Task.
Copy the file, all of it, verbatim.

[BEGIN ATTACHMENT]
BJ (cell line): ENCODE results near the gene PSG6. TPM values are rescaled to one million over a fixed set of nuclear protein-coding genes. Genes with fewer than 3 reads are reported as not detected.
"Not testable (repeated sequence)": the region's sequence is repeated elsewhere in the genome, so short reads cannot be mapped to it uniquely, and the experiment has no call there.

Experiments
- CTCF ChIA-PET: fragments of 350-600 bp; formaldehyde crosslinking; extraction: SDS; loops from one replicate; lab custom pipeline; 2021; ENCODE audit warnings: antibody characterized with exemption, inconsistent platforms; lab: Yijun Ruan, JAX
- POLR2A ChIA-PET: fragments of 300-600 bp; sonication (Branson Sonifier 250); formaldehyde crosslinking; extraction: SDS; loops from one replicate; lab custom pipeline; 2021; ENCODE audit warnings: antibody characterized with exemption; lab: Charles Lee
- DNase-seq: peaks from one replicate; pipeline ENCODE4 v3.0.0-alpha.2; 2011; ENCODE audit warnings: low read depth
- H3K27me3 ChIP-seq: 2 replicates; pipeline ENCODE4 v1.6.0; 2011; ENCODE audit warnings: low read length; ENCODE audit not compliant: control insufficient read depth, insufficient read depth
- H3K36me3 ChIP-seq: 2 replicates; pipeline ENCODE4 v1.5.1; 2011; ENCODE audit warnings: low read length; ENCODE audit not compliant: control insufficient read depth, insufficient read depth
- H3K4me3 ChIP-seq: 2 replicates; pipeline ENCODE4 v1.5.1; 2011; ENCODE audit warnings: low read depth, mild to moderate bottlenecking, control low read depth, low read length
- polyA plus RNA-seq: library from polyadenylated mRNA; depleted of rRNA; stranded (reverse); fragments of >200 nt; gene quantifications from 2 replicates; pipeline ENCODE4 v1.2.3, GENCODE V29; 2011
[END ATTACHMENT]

BJ (cell line): ENCODE results near the gene PSG6. TPM values are rescaled to one million over a fixed set of nuclear protein-coding genes. Genes with fewer than 3 reads are reported as not detected.
"Not testable (repeated sequence)": the region's sequence is repeated elsewhere in the genome, so short reads cannot be mapped to it uniquely, and the experiment has no call there.

Experiments
- CTCF ChIA-PET: fragments of 350-600 bp; formaldehyde crosslinking; extraction: SDS; loops from one replicate; lab custom pipeline; 2021; ENCODE audit warnings: antibody characterized with exemption, inconsistent platforms; lab: Yijun Ruan, JAX
- POLR2A ChIA-PET: fragments of 300-600 bp; sonication (Branson Sonifier 250); formaldehyde crosslinking; extraction: SDS; loops from one replicate; lab custom pipeline; 2021; ENCODE audit warnings: antibody characterized with exemption; lab: Charles Lee
- DNase-seq: peaks from one replicate; pipeline ENCODE4 v3.0.0-alpha.2; 2011; ENCODE audit warnings: low read depth
- H3K27me3 ChIP-seq: 2 replicates; pipeline ENCODE4 v1.6.0; 2011; ENCODE audit warnings: low read length; ENCODE audit not compliant: control insufficient read depth, insufficient read depth
- H3K36me3 ChIP-seq: 2 replicates; pipeline ENCODE4 v1.5.1; 2011; ENCODE audit warnings: low read length; ENCODE audit not compliant: control insufficient read depth, insufficient read depth
- H3K4me3 ChIP-seq: 2 replicates; pipeline ENCODE4 v1.5.1; 2011; ENCODE audit warnings: low read depth, mild to moderate bottlenecking, control low read depth, low read length
- polyA plus RNA-seq: library from polyadenylated mRNA; depleted of rRNA; stranded (reverse); fragments of >200 nt; gene quantifications from 2 replicates; pipeline ENCODE4 v1.2.3, GENCODE V29; 2011